The Role of Hubris in Oedipus the King and Oedipus at Colonus
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The role of hubris, a theme commonly present throughout the works of Sophocles and particularly evident in Oedipus the King and Oedipus at Colonus, not only exalts the Greek nationalism present at the date of composition but dictates the course of the story, evolving as its tragic hero works through his fated anguish. Hubris, defined as exaggerated pride or self-confidence, is the earmark character trait of Oedipus and perhaps Creon. However, it is the abandonment of his sanctimonious nature that distinguishes Oedipus as a true hero. The theme of the evolution and role in the downfall of men by this overly zealous pride may be traced throughout Oedipus the King and Oedipus at Colonus, as it is only by his radical reversal of mind-set that one may deem Oedipus a hero.
In the opening scene of the first play in the trilogy, Oedipus the King, Sophocles depicts Oedipus as a man of great stature, ruling his lands justly but hints at his own catastrophic fate condemned by his overly arrogant conduct. Initially, Oedipus exhibits intelligence, love and concern for his subjects, and deep-rooted wisdom, upholding a reputation of high moral standards. His wisdom, however, becomes self-righteous, his arrogance becoming very clear on the eighth line of his opening monologue, “Here I am – myself – you all know me, the world knows my fame: I am Oedipus. ” (159). The irony of this statement rests behind the notion that Oedipus’s fame will be known and surpass the ages, but it is his complacent nature that will not allow him to realize this fate already set for him. Viewed as a pillar of strength, Oedipus has a penetrating way of looking at people, judging them so as to keep them below him in his mind. Upon sending Creon, his third in command, to hear the prophecy of Apollo’s oracle, Oedipus remains so confident in his distance from the cause of the terrible hardships of Thebes that he commands Creon to speak of the oracle to the crowd gathered. King Oedipus accuses this man, Creon, of conspiring with Tiresias, the blind prophet, to seize power soon after this messenger returns, becoming jealous and fearful that anyone might begin to take hold of his glory. He then vows to find Laius’s killer to purify the city of its evil presence, but only with intentions of making himself look better. Oedipus places the burden of truth in locating this murderer in saying, “I’ll start again – I’ll bring it all to light myself! ” (167), imposing the idea that only he possesses the wit to find the real killer. In the opening of Oedipus the King, Oedipus appears very cocky and self-righteous, but it is not known until later how this build up of pride was generated.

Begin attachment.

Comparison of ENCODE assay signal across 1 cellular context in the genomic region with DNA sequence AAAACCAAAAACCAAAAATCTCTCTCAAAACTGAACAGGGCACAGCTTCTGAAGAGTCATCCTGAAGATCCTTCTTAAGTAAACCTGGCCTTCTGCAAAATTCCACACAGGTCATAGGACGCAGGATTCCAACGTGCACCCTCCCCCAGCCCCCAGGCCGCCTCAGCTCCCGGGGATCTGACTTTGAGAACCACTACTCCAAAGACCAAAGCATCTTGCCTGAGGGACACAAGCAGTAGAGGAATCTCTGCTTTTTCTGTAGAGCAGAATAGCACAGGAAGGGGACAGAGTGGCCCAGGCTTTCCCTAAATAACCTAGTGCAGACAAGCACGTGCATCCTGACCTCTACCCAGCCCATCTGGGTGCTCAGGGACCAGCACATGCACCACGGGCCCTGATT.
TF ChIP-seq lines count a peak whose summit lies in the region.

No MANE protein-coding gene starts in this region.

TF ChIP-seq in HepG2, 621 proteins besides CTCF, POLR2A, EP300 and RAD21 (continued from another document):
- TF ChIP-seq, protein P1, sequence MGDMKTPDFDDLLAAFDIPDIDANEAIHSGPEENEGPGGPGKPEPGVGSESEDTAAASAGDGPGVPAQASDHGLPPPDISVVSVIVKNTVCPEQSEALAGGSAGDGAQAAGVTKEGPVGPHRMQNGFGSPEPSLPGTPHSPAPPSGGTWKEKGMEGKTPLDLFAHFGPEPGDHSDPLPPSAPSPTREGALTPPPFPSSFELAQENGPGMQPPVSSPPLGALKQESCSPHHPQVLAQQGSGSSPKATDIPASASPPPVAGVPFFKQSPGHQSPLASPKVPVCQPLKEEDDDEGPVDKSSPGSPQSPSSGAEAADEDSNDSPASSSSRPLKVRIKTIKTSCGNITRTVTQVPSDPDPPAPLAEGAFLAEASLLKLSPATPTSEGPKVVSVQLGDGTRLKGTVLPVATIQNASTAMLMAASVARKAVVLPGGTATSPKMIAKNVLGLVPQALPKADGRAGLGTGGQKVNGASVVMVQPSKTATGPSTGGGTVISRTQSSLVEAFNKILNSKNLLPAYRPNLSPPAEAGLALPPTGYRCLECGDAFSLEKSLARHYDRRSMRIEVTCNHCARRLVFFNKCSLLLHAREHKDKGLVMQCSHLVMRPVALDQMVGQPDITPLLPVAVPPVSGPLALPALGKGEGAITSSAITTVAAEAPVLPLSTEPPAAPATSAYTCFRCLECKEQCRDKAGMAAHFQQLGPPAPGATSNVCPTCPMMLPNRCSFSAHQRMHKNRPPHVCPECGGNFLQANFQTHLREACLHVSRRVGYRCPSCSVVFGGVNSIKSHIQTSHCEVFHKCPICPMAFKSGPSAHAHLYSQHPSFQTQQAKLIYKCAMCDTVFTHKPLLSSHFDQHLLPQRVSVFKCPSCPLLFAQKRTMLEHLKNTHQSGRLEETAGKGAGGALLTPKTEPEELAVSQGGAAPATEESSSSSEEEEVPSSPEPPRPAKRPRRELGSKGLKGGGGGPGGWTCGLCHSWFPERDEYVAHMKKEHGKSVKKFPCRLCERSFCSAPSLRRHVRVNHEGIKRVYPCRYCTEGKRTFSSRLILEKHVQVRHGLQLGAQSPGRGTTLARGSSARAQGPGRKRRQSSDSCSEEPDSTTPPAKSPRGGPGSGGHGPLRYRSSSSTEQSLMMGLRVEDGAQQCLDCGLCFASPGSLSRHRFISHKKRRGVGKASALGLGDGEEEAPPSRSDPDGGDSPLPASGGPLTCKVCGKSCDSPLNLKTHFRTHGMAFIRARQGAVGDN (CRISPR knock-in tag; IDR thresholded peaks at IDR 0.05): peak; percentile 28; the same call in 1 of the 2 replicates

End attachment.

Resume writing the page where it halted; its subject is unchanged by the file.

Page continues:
In the next few scenes it is manifested that Oedipus has a right to claim a certain degree of pride for his accomplishments, but has taken this beyond a reasonable level, even placing himself at a level only succeeded by the gods, showing defiance towards them. He kills a man in the street on his flight out of Corinth, citing his rationale as being one of self-defense. Although this may seem to be an appropriate explanation, it is learned that the entourage accompanying this traveler was in no way harmful. One could conclude that Oedipus slaughtered the traveler he encountered, later identified as King Laius, his own father, for the power that it provided him internally. After killing this man, Oedipus enters into the city of Thebes, solving the riddle of the Sphinx, a monster who guards the gates of the city, and by doing so, ensures the fate of the city. The citizens of Thebes reward their hero with the title of king and give him the hand of the recently widowed queen Iocaste in marriage. Correctly solving the riddle of the Sphinx brings about an important self-confidence in Oedipus, later moving him to the notion that he can solve the mystery of who killed the king. This immense pride in his own intellectual capacity, however, leads to certain doom as he discovers that although he has been too stubborn up until this point to believe anyone who dare hold a conflicting viewpoint, he has fallen into the trap of the gods by attempting to outwit them. It had been prophesied that Laius and Iocaste would give birth to a child who would grow up to murder his father and marry his mother. Fearing the possibility of this prophecy coming true, Laius and Iocaste chained their son to the mountainside, leaving him alone to die. He, of course, was saved by a nearby shepherd and brought to the household of Polybos and Merope, the sovereigns of Corinth, where he was raised as if he were their own son. Once Oedipus had learned of this prophecy, he foolishly assumed that the parents he was fated to kill were Polybos and Merope, and thus fled Corinth to avoid this ill-willed destiny. Vainly Oedipus had supposed that he had outwitted the gods altogether because he had left what he had thought to be his homeland and was not in contact with his mother and father any longer. He is so full of personal hubris that he actually believes as cited that he has succeeded in escaping his fate. It is by defying the gods and trying to escape his fate that he walks directly into it. By enveloping pride fueled with actual, admirable accomplishments, Oedipus condemns himself to suffering a most unpleasant fortune.
Oedipus the King closes leaving a pitiful man helpless and broken down by his suffering, completely void of his former hubris once his disasterouw destiny has been revealed.
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